“Lohengrin” is one of Wagner’s most complete and perfect operas. In it, with great completeness, a rich spiritual world, complex experiences of heroes is revealed. The opera vividly depicts the acute, irreconcilable clash between the forces of good and truth embodied in the images of Lohengrin, Elsa, the people, and the dark forces personified by the dismal figures of Friedrich and Ortruda. The music of the opera is distinguished by its rare poetry, exalted spiritualized lyricism.

This manifests itself already in the orchestral introduction, where in the transparent sound of violins arises a vision of the beautiful realm of the Grail – the country of an unrealizable dream.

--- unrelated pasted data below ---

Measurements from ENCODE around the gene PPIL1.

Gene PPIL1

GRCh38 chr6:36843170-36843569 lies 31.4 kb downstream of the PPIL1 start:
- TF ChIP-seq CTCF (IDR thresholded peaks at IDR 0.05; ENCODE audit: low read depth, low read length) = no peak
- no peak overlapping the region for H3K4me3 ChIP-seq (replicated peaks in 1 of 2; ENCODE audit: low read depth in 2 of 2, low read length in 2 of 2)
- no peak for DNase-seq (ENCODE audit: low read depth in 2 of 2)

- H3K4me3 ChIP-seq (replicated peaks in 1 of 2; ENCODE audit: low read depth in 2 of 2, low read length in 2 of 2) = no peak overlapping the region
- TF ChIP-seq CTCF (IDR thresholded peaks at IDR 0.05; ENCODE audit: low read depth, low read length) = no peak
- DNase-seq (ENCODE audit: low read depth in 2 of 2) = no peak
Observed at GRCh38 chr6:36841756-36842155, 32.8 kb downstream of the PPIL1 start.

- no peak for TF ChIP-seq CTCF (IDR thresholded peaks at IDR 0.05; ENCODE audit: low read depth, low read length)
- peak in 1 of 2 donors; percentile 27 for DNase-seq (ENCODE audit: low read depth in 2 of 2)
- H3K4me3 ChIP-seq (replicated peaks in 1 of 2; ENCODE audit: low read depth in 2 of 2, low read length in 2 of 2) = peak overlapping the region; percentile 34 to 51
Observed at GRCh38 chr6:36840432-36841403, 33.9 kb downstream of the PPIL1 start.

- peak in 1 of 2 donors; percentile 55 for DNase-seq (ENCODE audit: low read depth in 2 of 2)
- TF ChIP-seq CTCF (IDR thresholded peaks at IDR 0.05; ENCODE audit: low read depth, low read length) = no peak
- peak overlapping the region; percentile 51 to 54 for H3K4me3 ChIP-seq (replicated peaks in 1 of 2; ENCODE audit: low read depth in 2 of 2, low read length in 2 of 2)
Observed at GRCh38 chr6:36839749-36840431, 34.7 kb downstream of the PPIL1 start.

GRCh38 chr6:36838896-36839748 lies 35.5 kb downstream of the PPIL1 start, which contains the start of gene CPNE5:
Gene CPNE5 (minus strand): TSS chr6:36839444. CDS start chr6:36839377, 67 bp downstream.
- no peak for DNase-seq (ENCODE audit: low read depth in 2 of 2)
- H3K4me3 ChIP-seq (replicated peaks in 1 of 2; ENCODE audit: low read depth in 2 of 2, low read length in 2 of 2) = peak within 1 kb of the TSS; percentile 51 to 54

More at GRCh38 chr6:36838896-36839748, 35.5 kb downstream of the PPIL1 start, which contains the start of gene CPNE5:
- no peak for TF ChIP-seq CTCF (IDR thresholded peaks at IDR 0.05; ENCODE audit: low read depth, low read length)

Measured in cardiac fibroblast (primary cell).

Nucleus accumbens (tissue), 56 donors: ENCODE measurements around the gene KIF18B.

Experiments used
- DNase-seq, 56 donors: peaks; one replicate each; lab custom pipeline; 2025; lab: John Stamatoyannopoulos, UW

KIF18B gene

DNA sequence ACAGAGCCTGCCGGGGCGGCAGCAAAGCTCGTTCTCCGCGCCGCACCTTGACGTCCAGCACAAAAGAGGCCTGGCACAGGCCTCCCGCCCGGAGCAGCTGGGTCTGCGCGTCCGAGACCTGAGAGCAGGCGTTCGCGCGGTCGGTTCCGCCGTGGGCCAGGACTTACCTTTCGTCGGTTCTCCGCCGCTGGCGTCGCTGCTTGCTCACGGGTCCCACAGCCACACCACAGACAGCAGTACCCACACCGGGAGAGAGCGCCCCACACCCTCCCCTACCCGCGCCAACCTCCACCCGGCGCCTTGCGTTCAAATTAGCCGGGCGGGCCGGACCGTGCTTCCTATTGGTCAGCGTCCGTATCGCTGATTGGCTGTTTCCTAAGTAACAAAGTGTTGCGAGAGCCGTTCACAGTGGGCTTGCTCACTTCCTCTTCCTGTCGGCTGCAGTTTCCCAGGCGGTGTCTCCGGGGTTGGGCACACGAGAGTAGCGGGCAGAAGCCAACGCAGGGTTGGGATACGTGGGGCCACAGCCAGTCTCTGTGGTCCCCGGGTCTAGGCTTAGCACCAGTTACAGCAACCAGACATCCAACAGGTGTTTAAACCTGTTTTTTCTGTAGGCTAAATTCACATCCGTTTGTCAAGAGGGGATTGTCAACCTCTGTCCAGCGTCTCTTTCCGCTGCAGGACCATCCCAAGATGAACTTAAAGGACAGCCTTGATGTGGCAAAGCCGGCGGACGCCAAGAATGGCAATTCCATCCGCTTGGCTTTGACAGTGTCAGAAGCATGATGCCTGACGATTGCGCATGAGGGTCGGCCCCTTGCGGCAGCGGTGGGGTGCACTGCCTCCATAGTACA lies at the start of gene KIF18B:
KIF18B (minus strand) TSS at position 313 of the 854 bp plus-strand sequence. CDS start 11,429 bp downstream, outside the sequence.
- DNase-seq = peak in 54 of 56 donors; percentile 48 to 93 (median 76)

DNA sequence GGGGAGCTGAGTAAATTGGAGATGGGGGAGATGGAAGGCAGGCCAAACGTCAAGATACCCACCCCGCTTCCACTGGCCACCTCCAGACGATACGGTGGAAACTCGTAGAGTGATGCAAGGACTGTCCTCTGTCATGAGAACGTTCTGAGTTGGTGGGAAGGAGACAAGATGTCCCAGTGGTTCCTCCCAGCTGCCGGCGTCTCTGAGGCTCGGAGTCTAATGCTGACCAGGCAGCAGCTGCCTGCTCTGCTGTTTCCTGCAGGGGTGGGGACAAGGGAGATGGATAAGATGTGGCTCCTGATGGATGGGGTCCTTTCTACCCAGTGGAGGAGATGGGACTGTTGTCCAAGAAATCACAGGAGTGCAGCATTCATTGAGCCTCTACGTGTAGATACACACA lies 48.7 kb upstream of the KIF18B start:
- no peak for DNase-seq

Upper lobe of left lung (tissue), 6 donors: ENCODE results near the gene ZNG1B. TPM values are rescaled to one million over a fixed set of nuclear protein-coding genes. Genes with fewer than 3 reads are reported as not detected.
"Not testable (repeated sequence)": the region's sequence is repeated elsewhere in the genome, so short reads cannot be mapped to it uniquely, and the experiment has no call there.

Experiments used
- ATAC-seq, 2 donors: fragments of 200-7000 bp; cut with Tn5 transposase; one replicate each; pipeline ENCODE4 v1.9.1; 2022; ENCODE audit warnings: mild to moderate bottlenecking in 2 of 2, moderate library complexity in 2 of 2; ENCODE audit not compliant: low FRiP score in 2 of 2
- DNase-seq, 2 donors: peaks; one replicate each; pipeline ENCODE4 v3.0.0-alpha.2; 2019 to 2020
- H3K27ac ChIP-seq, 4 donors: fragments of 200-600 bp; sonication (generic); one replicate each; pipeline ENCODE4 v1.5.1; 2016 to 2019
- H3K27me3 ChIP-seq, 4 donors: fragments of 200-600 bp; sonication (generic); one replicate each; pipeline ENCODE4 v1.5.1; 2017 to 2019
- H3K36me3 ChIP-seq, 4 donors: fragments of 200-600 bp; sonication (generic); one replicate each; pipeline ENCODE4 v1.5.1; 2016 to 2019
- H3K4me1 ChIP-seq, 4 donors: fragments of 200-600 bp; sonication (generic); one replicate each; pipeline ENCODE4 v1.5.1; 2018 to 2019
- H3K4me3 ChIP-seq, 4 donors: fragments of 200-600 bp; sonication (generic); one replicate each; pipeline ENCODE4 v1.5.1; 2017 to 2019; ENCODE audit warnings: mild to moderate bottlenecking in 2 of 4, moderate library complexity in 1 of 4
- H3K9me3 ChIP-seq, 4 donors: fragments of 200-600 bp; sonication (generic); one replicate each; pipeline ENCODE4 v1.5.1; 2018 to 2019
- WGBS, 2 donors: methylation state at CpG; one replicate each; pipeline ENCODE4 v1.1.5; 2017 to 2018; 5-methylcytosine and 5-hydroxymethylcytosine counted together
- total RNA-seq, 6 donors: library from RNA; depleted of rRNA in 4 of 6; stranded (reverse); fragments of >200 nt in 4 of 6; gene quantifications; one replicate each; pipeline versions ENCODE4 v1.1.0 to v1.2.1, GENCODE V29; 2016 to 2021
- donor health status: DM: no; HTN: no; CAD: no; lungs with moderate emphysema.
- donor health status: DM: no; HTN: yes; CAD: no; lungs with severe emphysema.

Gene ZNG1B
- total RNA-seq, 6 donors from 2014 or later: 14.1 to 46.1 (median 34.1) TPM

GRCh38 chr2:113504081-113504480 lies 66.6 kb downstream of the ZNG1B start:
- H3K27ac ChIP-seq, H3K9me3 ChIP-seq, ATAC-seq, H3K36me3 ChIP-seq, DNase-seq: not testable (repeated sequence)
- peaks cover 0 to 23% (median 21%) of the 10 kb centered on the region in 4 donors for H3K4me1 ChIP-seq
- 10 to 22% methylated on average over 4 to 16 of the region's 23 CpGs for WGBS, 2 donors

In the first act, the free alternation of solo and choral sienes is permeated by an ever-increasing dramatic tension. Elsa’s story “I remember how I prayed, gravely grieving my soul” conveys the fragile, pure nature of a dreamy, enthusiastic heroine. The chivalrous image of Lohengrin reveals itself in a solemnly exalted farewell to the swan “Swim back, O my swan.” In the quintet with the choir there is a concentrated meditation, engulfing those present. The act ends with a large ensemble, in the joyful jubilation of which the angry remarks of Friedrich and Ortruda are drowning.